Gonzalez posted a photo of his uniform to Facebook captioned, “They may be retired, but the memories are forever.” Photos courtesy of George Gonzalez/Facebook and the PFPA/Twitter. Composite image by Joshua Skovlund/Coffee or Die Magazine.
The officer killed at the Pentagon bus platform Tuesday has been identified as Senior Officer George Gonzalez. Police officials say the three-year veteran officer was stabbed in an attack near the Pentagon.
The Pentagon Force Protection Agency identified Gonzalez via Twitter Wednesday morning. Gonzalez is a native of Brooklyn, New York, and had a career in public service before dying in the line of duty. He previously served in the US Army with at least one deployment to Iraq, the PFPA said.
Gonzalez also worked in the Federal Bureau of Prisons and the Transportation Security Administration before joining the PFPA in July 2018. The PFPA said that he was a “diehard Yankees fan.”
“As a Pentagon Police officer, he took our mission of ‘protecting those who protect our nation’ to heart,” the PFPA said. “He was promoted twice and attained the rank of Senior Officer in 2020. A gregarious officer, he was well-liked and respected by his fellow officers.”
Multiple news agencies are reporting that Gonzalez died after the attacker, identified by The Associated Press as 27-year-old Austin William Lanz of Georgia, stabbed him an unknown number of times. Gunfire was exchanged at some point in the incident, but officials have not clarified who was shot or who fired. The AP also reported that Lanz died during the exchange of gunfire.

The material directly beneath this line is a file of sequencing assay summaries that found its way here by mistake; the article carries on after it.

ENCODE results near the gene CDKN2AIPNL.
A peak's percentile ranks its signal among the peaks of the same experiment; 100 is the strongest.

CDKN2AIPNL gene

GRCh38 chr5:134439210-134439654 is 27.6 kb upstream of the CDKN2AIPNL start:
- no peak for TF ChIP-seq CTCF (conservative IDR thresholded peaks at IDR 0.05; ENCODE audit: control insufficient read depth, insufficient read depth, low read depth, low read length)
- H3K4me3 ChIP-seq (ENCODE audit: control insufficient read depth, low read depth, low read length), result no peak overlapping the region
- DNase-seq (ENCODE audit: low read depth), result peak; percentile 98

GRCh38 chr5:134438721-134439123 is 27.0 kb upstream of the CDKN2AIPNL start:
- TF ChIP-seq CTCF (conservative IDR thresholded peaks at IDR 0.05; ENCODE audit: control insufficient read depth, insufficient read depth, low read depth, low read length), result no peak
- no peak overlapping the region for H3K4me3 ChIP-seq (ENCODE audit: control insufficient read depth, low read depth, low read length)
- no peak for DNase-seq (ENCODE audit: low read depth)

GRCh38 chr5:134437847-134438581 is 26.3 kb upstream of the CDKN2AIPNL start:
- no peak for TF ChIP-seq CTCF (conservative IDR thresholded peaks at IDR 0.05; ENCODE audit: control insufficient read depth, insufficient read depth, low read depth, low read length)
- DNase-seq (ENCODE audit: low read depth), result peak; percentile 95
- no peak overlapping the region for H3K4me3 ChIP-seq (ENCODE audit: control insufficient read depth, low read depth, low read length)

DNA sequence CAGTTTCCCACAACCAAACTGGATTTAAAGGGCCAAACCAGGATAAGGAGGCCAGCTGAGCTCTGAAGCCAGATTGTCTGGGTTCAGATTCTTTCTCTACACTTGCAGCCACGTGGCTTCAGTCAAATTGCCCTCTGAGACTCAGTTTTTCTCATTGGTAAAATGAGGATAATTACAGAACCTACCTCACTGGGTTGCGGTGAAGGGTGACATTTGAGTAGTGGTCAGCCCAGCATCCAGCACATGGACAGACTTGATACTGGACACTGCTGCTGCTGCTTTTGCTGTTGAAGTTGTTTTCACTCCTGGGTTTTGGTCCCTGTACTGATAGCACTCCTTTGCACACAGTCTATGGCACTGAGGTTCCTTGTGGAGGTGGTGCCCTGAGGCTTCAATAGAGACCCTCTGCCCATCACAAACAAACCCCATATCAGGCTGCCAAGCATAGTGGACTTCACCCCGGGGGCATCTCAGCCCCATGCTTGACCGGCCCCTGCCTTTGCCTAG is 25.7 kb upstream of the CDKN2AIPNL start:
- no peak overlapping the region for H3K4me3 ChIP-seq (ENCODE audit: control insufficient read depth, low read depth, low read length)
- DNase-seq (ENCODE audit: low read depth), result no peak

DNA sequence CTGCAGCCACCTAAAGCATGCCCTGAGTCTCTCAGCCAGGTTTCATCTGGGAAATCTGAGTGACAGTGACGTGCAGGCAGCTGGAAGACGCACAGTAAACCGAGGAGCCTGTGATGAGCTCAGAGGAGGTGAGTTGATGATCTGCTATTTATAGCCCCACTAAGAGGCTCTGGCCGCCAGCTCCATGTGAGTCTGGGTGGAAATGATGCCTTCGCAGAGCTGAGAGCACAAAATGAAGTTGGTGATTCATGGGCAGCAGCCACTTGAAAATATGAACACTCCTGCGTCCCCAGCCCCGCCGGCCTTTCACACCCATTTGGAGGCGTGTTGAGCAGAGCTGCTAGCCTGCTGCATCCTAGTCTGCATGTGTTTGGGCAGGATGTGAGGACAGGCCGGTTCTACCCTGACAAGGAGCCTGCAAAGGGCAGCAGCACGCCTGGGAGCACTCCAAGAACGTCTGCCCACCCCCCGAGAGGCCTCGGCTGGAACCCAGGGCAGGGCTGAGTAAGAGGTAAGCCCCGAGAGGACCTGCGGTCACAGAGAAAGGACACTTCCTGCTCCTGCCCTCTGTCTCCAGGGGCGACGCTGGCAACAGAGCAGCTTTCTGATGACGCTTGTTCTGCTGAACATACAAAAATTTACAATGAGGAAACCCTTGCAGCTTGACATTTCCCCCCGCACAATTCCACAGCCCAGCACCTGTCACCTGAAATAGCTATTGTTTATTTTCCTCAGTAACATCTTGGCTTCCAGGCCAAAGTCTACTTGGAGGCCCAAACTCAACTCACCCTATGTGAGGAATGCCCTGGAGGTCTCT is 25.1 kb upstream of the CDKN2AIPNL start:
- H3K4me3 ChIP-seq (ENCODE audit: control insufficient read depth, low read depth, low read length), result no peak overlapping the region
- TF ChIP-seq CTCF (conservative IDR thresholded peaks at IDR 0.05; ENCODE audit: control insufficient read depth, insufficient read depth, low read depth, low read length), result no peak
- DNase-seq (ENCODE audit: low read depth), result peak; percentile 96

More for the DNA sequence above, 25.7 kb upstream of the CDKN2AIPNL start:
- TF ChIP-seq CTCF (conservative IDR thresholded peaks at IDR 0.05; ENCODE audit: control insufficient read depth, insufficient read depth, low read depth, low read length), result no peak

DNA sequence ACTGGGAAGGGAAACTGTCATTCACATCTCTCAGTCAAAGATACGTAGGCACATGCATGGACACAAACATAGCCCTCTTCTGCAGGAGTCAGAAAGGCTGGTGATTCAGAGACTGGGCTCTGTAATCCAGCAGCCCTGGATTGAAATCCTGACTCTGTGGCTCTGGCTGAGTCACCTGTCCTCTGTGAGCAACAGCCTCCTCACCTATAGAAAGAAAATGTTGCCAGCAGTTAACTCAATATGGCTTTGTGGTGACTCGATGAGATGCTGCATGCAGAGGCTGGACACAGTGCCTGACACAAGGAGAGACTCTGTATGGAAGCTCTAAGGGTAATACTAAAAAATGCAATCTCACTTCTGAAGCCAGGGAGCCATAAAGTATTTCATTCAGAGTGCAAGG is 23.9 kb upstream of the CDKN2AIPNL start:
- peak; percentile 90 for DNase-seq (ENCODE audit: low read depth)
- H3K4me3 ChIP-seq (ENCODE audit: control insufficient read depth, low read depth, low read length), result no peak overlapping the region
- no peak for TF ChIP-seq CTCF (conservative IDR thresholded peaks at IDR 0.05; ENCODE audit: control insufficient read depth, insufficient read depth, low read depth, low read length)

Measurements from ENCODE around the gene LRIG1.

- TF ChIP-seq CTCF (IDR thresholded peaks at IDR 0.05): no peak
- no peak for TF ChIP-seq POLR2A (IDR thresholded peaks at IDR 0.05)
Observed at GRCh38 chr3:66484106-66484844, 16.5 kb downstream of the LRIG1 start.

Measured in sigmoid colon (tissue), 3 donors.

The attack somewhat mirrors an attack outside of the US Capitol on April 2, 2021, that left one US Capitol Police officer injured and another dead. The attack unfolded after a man rammed the barricades outside of the Capitol. He exited his car and attacked officers with a knife before he was shot by responding USCP officers.
Joshua Skovlund is a former staff writer for Coffee or Die. He covered the 75th anniversary of D-Day in France, multinational military exercises in Germany, and civil unrest during the 2020 riots in Minneapolis. Born and raised in small-town South Dakota, he grew up playing football and soccer before serving as a forward observer in the US Army. After leaving the service, he worked as a personal trainer while earning his paramedic license. After five years as in paramedicine, he transitioned to a career in multimedia journalism. Joshua is married with two children.
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